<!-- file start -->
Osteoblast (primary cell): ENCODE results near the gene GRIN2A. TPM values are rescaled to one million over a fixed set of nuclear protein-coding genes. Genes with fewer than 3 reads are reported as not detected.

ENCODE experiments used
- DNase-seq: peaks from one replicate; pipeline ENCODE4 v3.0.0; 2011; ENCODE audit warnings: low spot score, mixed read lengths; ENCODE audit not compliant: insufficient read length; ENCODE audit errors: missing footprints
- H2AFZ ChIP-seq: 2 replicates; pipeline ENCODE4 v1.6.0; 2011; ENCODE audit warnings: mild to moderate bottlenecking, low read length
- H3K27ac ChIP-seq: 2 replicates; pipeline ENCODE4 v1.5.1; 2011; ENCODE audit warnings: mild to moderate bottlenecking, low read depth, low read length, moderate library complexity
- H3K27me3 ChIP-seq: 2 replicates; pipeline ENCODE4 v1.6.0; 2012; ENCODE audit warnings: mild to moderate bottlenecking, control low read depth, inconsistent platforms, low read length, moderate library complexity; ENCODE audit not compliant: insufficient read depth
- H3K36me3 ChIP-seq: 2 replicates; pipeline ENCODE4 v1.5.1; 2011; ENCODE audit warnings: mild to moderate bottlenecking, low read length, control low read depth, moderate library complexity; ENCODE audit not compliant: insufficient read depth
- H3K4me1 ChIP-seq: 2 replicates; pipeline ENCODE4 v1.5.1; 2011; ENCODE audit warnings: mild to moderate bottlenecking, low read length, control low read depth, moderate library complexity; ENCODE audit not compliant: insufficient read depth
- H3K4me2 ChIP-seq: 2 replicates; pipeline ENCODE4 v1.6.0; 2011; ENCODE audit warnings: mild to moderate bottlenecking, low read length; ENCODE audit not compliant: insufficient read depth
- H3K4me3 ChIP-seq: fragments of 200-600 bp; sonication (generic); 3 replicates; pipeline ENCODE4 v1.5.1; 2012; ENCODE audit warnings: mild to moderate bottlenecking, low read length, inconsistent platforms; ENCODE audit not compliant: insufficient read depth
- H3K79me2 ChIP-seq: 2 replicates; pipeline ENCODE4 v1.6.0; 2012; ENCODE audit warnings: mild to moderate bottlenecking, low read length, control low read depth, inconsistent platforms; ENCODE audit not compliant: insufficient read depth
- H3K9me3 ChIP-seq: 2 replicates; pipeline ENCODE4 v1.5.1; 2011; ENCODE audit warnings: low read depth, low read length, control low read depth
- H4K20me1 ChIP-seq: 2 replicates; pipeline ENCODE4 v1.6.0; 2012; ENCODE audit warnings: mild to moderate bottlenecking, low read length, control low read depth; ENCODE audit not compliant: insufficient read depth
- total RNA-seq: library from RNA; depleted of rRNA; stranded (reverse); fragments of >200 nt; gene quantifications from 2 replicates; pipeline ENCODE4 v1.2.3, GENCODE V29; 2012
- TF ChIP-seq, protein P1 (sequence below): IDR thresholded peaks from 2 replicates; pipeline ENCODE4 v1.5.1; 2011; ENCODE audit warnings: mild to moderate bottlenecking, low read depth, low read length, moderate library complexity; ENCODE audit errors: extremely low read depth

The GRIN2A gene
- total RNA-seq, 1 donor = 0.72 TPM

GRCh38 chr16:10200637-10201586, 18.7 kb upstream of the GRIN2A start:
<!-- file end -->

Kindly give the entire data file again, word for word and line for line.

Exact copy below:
Osteoblast (primary cell): ENCODE results near the gene GRIN2A. TPM values are rescaled to one million over a fixed set of nuclear protein-coding genes. Genes with fewer than 3 reads are reported as not detected.

ENCODE experiments used
- DNase-seq: peaks from one replicate; pipeline ENCODE4 v3.0.0; 2011; ENCODE audit warnings: low spot score, mixed read lengths; ENCODE audit not compliant: insufficient read length; ENCODE audit errors: missing footprints
- H2AFZ ChIP-seq: 2 replicates; pipeline ENCODE4 v1.6.0; 2011; ENCODE audit warnings: mild to moderate bottlenecking, low read length
- H3K27ac ChIP-seq: 2 replicates; pipeline ENCODE4 v1.5.1; 2011; ENCODE audit warnings: mild to moderate bottlenecking, low read depth, low read length, moderate library complexity
- H3K27me3 ChIP-seq: 2 replicates; pipeline ENCODE4 v1.6.0; 2012; ENCODE audit warnings: mild to moderate bottlenecking, control low read depth, inconsistent platforms, low read length, moderate library complexity; ENCODE audit not compliant: insufficient read depth
- H3K36me3 ChIP-seq: 2 replicates; pipeline ENCODE4 v1.5.1; 2011; ENCODE audit warnings: mild to moderate bottlenecking, low read length, control low read depth, moderate library complexity; ENCODE audit not compliant: insufficient read depth
- H3K4me1 ChIP-seq: 2 replicates; pipeline ENCODE4 v1.5.1; 2011; ENCODE audit warnings: mild to moderate bottlenecking, low read length, control low read depth, moderate library complexity; ENCODE audit not compliant: insufficient read depth
- H3K4me2 ChIP-seq: 2 replicates; pipeline ENCODE4 v1.6.0; 2011; ENCODE audit warnings: mild to moderate bottlenecking, low read length; ENCODE audit not compliant: insufficient read depth
- H3K4me3 ChIP-seq: fragments of 200-600 bp; sonication (generic); 3 replicates; pipeline ENCODE4 v1.5.1; 2012; ENCODE audit warnings: mild to moderate bottlenecking, low read length, inconsistent platforms; ENCODE audit not compliant: insufficient read depth
- H3K79me2 ChIP-seq: 2 replicates; pipeline ENCODE4 v1.6.0; 2012; ENCODE audit warnings: mild to moderate bottlenecking, low read length, control low read depth, inconsistent platforms; ENCODE audit not compliant: insufficient read depth
- H3K9me3 ChIP-seq: 2 replicates; pipeline ENCODE4 v1.5.1; 2011; ENCODE audit warnings: low read depth, low read length, control low read depth
- H4K20me1 ChIP-seq: 2 replicates; pipeline ENCODE4 v1.6.0; 2012; ENCODE audit warnings: mild to moderate bottlenecking, low read length, control low read depth; ENCODE audit not compliant: insufficient read depth
- total RNA-seq: library from RNA; depleted of rRNA; stranded (reverse); fragments of >200 nt; gene quantifications from 2 replicates; pipeline ENCODE4 v1.2.3, GENCODE V29; 2012
- TF ChIP-seq, protein P1 (sequence below): IDR thresholded peaks from 2 replicates; pipeline ENCODE4 v1.5.1; 2011; ENCODE audit warnings: mild to moderate bottlenecking, low read depth, low read length, moderate library complexity; ENCODE audit errors: extremely low read depth

The GRIN2A gene
- total RNA-seq, 1 donor = 0.72 TPM

GRCh38 chr16:10200637-10201586, 18.7 kb upstream of the GRIN2A start: